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Moving the Dial: Measuring Inclusive Leadership
The following is an excerpt from an article written by Linkage’s own Charley Morrow that’s currently running in Profiles in Diversity Journal.—Ed.
“Have you ever worked for an inclusive leader? If you have, you know it. These leaders are special because of the positive impact they have on individuals and organizations—they encourage everyone to engage in the organization’s mission in their own unique way.
“They encourage and develop the best in others, and shine the spotlight on others’ accomplishments. They embrace the diversity of their workforce and customers, and understand the value of having everyone’s voice heard. Employees love working for inclusive leaders and often change jobs to stay close to these special leaders.
“And if you’ve worked for a non-inclusive leader, you may have thought about leaving more than staying.
“In the 1990s, many leaders were encouraged to believe they had all the answers, as well as the vision, for the organization. Inclusive leadership may be the opposite of that. Today’s organizations are flatter, more collaborative, and much more diverse. Smart managers ask for others’ insights and amplify the strengths of all employees, rather than taking a top-down approach.
“My journey to study and understand inclusive leadership started in an everyday coaching conversation. A woman I coached told me she had never had a direct leader who made her feel included, and she felt her race was a contributing factor. As a white man, I had little experience with feeling excluded, so I had not thought about inclusion until that conversation. As a psychologist with 20 years of experience assessing and developing leaders, I was fascinated. What is inclusive leadership? What sorts of behaviors are the hallmarks of this type of leadership? When I started to ask people about being included at work and whether they have had an inclusive leader, I heard mixed stories—some had, but many had not. Stories of inclusive leaders were warm and glowing, while stories of exclusion were filled with negative feelings and disengagement.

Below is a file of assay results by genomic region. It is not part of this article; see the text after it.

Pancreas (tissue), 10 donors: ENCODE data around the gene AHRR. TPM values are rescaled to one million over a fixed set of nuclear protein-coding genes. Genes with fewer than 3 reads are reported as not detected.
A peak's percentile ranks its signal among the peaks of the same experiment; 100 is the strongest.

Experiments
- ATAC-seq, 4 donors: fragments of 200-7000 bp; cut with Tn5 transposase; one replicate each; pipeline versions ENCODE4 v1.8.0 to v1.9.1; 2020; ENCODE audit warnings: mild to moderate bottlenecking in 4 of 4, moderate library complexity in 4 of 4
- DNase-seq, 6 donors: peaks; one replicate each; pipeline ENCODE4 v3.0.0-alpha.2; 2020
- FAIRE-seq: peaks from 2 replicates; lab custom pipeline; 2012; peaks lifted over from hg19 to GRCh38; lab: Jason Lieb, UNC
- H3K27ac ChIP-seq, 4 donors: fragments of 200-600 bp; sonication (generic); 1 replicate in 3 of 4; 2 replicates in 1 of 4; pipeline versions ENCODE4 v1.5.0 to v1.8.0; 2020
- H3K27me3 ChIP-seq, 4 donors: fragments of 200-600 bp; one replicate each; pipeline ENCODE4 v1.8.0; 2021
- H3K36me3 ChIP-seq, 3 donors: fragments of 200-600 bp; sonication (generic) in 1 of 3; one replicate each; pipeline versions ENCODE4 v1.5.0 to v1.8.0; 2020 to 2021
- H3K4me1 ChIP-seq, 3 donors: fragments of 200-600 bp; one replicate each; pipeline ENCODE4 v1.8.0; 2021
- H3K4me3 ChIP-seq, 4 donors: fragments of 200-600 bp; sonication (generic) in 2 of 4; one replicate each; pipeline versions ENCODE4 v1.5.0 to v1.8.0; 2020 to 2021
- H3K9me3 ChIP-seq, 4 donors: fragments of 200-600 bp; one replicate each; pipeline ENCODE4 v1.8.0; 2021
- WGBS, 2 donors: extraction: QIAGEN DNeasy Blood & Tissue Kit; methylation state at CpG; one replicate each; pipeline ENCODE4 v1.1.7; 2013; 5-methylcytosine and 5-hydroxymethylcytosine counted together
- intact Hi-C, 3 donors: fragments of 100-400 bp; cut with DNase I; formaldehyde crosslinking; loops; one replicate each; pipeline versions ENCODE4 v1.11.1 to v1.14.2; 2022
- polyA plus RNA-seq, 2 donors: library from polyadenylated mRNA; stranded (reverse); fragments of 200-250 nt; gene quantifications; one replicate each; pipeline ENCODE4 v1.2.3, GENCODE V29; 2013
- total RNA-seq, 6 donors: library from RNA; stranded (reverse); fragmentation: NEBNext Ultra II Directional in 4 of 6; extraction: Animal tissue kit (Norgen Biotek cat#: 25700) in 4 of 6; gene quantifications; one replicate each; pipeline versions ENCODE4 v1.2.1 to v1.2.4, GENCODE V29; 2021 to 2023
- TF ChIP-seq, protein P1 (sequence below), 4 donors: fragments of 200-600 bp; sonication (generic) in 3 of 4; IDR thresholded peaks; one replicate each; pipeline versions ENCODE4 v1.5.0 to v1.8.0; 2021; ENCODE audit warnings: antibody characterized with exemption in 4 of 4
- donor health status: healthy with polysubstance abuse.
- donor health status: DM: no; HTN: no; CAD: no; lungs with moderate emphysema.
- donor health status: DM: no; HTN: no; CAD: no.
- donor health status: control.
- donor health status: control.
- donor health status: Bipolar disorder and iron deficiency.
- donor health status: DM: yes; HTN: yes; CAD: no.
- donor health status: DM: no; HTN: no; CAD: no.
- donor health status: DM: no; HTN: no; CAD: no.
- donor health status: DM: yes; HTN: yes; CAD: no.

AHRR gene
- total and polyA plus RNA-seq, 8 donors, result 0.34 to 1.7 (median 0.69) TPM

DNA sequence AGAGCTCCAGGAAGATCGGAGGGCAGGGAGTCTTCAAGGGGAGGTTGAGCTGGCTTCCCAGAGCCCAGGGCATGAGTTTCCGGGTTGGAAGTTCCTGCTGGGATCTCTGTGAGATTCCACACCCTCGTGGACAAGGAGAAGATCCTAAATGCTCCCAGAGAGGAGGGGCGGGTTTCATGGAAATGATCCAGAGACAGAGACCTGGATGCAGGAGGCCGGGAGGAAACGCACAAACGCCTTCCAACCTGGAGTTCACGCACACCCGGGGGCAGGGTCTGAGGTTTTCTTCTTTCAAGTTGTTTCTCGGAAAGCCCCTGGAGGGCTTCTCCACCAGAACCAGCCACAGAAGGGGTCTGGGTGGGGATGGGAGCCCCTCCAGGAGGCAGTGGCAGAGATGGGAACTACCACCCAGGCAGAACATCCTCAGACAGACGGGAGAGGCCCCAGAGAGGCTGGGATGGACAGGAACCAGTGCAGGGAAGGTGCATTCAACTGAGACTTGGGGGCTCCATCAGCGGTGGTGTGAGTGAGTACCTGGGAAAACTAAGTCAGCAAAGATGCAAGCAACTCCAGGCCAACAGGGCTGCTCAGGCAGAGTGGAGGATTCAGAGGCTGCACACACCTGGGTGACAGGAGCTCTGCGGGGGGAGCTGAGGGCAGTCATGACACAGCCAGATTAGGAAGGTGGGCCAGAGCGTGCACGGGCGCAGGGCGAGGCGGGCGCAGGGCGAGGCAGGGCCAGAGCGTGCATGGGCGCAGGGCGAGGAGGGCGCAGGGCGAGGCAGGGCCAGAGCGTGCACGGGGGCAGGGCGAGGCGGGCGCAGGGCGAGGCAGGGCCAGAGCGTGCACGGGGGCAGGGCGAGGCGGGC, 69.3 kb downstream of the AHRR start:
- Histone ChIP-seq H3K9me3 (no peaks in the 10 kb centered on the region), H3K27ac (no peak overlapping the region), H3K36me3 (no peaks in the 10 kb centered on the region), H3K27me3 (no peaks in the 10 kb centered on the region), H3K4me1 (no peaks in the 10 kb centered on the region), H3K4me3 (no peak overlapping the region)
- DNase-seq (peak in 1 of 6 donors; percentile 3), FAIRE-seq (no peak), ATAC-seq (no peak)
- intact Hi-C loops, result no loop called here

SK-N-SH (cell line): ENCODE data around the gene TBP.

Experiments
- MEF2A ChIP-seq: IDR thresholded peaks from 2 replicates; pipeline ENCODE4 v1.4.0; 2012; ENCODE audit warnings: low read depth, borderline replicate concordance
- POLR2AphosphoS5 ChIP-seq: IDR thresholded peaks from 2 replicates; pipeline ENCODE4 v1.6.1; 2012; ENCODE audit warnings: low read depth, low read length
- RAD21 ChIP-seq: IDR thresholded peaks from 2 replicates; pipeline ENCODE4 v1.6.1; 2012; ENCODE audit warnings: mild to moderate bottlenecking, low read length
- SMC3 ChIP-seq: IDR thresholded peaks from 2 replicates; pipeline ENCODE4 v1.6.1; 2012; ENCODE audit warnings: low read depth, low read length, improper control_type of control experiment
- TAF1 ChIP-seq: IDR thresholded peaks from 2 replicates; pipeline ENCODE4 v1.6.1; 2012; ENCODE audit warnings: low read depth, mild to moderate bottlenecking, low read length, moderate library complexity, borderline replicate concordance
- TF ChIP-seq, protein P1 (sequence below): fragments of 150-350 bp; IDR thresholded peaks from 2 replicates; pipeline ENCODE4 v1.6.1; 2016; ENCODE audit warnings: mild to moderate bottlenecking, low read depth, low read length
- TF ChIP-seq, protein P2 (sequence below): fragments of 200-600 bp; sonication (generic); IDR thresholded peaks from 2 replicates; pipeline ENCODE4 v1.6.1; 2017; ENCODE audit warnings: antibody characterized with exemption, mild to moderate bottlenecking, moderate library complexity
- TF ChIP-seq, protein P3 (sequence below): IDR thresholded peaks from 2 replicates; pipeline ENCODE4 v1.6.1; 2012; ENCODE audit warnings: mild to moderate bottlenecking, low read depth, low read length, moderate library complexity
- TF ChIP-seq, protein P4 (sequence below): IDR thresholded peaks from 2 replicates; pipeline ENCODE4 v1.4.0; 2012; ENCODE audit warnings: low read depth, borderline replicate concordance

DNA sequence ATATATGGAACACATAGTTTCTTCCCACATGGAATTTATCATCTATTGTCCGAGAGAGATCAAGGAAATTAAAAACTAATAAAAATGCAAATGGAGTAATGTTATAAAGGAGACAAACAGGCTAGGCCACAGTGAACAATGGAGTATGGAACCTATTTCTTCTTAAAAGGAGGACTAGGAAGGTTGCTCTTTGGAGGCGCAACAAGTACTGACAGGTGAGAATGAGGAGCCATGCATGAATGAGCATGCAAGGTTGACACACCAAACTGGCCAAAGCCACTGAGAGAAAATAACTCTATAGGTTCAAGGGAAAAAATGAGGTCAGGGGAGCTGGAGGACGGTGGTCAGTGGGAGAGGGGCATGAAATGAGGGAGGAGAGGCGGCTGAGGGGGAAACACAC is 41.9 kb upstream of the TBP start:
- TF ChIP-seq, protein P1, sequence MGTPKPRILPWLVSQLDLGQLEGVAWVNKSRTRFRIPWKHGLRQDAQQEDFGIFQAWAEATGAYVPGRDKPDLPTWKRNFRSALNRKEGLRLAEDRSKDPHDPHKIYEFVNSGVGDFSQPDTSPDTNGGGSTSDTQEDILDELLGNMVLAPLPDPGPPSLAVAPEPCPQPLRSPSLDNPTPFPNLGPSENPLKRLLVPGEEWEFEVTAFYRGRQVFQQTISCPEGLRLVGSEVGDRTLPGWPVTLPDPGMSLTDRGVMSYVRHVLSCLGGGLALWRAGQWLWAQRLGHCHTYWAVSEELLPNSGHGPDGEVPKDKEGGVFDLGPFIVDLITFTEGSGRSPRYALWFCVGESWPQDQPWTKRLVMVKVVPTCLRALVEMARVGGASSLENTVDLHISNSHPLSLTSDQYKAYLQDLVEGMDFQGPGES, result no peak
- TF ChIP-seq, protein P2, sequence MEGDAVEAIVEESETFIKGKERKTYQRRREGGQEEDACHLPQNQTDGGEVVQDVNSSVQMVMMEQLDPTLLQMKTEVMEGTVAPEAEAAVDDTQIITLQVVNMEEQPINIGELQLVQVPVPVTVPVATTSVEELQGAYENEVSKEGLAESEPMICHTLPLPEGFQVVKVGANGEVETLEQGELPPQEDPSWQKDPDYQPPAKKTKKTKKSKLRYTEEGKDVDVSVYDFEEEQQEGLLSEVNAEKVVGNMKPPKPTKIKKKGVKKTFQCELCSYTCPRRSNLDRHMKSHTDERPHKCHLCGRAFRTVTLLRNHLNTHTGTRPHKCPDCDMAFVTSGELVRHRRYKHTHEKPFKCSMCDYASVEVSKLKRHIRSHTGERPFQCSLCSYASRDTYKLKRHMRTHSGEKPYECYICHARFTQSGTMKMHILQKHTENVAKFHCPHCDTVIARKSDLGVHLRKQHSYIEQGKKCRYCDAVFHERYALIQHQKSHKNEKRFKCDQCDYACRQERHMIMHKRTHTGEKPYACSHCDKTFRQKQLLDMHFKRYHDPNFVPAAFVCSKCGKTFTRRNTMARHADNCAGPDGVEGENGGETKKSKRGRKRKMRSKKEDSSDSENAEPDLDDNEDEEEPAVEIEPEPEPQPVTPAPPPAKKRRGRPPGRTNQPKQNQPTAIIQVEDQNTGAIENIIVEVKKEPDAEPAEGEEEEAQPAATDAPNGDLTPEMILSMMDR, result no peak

“Inclusive leadership is not a new idea. However, there was no good way to assess inclusion, let alone track a leader’s progress toward inclusiveness. My personal journey, paired with a request from Linkage’s Institute for Leading Diversity & Inclusion™ team, led to the research to develop Linkage’s Inclusive Leadership Assessment™.
“…Given the competition in today’s global and diverse markets, employee diversity is not enough. Organizations must learn how to bring and engage diversity—of people, experience, and thinking—into the conversation and decision-making process. Through this new model, and our corresponding assessment, Linkage has created a measurable way for organizations and individual leaders to track their progress toward becoming more inclusive.”
Get started by taking our inclusive leadership assessment quiz.
Charley Morrow is Vice President of Assessments at Linkage. He has over 20 years of experience designing, implementing, and evaluating training, individual assessment, and organizational-transformation interventions. He’s an expert in developing assessments and methodologies for individual, team, and organizational motivation and performance. Follow him on Twitter @CharleyMorrow.
Women in Leadership Institute™
NOV. 1–4, 2022 | Orlando, Florida, or Virtual
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